But every Hindu bhakta of the Lord will be branded as a ‘syncretistic’ by the Church and Christians.  And any Hindu ‘converts’ who fight to contextualize her bhakti in the Lord within the church tradition and orthodoxy will be branded as a ‘heretic’.  Those who want to avoid these two labels should give up their birth right and settled as a ‘compromiser’ within the church.  Many converts do it for their own reasons.  Others—both the Hindu bhaktas of the Lord and ‘contextualizing’ converts, will be branded by these names.

About the danger of ‘contextualization’ within the frame of a church (by any Hindu convert) I would like to give one illustration—but not with any intension to hurt anyone, particularly Seventh Day Adventists.

How the name Seventh Day Adventist (SA) can be contextualized in Tamil?  As they ‘WORSHIP’ the Saturday more than ‘worshiping’ the Lord in Saturday, if a new convert to SA, wants to give a Tamil name to her denomination what she could do.  ‘Yezhaam naal varuhai kararhal’ (saatvaan din aanewala in Hindi) in Tamil won’t communicate anything to anyone outside Christianity.  As Hindus too have this concept of giving importance to ‘days’, like Friday and Tuesday to go to temple, and doing puja to certain deities on certain days etc., then can a SA convert call her denomination as ‘Sani Sabai(mandali)’ (Saturn Church)?  But this will look worst in the eyes of the Hindus (and also to the Christians in general and SA in particular) as the word ‘Sani (Saturn)’ is connected with the planet Saturn, which is considered as inauspicious one.  So the SA convert has to settle with the title of her denomination as ‘Yezhaam naal varuhai kararhal’ or ‘Yezhaam naal sabai’ than dare to contextualize the name of her denomination.

Whereas I as a Hindu bhakta I don’t feel any compulsion to contextualize the gospel or my bhakti.  As I understood the gospel as a Hindu, I can freely use the words and symbols of my own Hindu tradition, which are not distorting my understanding of the gospel.  Of course this is not acceptable to other Hindu converts to Christianity or to the Christians.  But it is not my problem.  Even as I am branded as a syncretistic, ignoring them I continue my pilgrimage in the Lord as a Hindu.  So I would better remain a ‘SYNCRETISTIC’1 (according to the Christians only) than selling my birth right to become a ‘heretic’ within a church try to contextualize the gospel and by bhakti within the frame of Church tradition.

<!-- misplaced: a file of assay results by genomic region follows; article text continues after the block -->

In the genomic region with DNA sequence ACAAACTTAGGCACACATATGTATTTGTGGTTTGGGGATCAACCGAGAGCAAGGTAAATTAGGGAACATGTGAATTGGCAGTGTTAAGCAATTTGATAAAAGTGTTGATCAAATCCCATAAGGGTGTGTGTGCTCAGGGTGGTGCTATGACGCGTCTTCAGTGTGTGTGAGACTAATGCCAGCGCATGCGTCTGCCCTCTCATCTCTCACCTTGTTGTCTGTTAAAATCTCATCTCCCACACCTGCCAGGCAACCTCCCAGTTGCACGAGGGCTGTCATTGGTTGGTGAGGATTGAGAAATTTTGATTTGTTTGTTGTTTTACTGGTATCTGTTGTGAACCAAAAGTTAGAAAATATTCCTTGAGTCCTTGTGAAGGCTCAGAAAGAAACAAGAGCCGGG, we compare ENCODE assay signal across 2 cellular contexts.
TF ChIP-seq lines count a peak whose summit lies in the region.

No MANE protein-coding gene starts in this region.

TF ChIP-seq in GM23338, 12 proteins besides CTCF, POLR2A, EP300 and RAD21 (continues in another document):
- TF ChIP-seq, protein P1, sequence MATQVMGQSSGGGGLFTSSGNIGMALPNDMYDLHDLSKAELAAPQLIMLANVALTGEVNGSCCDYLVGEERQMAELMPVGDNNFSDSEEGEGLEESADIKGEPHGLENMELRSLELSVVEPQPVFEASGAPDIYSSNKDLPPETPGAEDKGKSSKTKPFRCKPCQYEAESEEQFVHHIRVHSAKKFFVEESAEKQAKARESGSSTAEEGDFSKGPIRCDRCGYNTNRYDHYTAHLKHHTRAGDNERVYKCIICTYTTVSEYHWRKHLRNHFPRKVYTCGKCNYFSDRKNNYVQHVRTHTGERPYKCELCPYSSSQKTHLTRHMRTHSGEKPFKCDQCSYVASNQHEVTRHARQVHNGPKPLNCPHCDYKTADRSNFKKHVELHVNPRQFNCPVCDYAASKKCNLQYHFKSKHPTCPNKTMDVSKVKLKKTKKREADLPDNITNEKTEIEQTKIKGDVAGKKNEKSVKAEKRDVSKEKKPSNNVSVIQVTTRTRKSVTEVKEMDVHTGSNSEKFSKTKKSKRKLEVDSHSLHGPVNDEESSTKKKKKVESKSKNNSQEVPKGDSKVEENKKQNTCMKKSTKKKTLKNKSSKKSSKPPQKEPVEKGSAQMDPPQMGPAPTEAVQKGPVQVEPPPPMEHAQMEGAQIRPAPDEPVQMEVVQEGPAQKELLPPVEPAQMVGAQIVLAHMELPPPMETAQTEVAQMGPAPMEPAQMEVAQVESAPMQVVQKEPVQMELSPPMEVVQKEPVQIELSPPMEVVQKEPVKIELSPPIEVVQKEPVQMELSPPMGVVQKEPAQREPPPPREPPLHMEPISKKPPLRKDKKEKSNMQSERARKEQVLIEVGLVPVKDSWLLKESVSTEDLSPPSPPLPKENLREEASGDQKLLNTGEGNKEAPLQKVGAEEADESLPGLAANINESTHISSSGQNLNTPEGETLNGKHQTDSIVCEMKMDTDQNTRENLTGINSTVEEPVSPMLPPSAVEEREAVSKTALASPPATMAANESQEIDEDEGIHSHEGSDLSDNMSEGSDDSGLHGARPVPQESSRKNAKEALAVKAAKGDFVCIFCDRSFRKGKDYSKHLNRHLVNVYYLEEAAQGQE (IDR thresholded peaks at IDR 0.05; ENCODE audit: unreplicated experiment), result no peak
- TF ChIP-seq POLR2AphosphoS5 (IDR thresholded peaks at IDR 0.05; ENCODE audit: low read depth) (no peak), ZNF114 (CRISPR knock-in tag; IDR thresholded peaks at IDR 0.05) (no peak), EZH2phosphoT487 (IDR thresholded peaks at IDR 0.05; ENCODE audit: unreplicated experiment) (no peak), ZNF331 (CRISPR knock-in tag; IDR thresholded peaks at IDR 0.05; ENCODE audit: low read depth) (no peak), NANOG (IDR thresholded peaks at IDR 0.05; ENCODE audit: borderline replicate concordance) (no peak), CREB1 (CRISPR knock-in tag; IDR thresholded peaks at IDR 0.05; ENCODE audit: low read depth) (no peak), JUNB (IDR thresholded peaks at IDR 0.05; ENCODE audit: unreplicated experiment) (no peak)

Db.

Gurukulam.

November 5, 2012
The following two points will help us to understand the word Syncretism.  First from Nicholson:

1.. …Although “syncretism” in modern English usage refers to the merging of religions or philosophies that are properly separate, the original Greek term synkretismos used by Plutarch meant something different. It referred to a custom of people on the isle of Crete to overcome local feuds and to form a sacred alliance in order to withstand foreign aggression {Jan Assmann, “Translating Gods.”  In The Translatability of Cultures, edited by Sanford Budick and Wolfgang Iser, 25-36. Stanford, Calif.: Stanford University Press. 1996. 34}….— Andrew J. Nicholson. Unifying Hinduism: Philosophy and Identity in Indian Intellectual History, Ranikhet, Permanent Black, (2010), 2011. p. 190

The next one by N. T. Wright will help us to understand from the seva of Sevanand:

…in 2 Corinthians 10:5, that of ‘taking every thought captive to obey Christ’.  This line of thought has been explored often enough in terms of Paul picking up his opponents’ slogans in order to do something new with them.  What is not so often noted is precisely what it is that he does with them.  He seems to have believed what he (or someone else) wrote in Colossians 1:17—all things were created through Christ and for Christ.  He need not be afraid, then, in taking over, and using, key concepts from opposing systems of thought.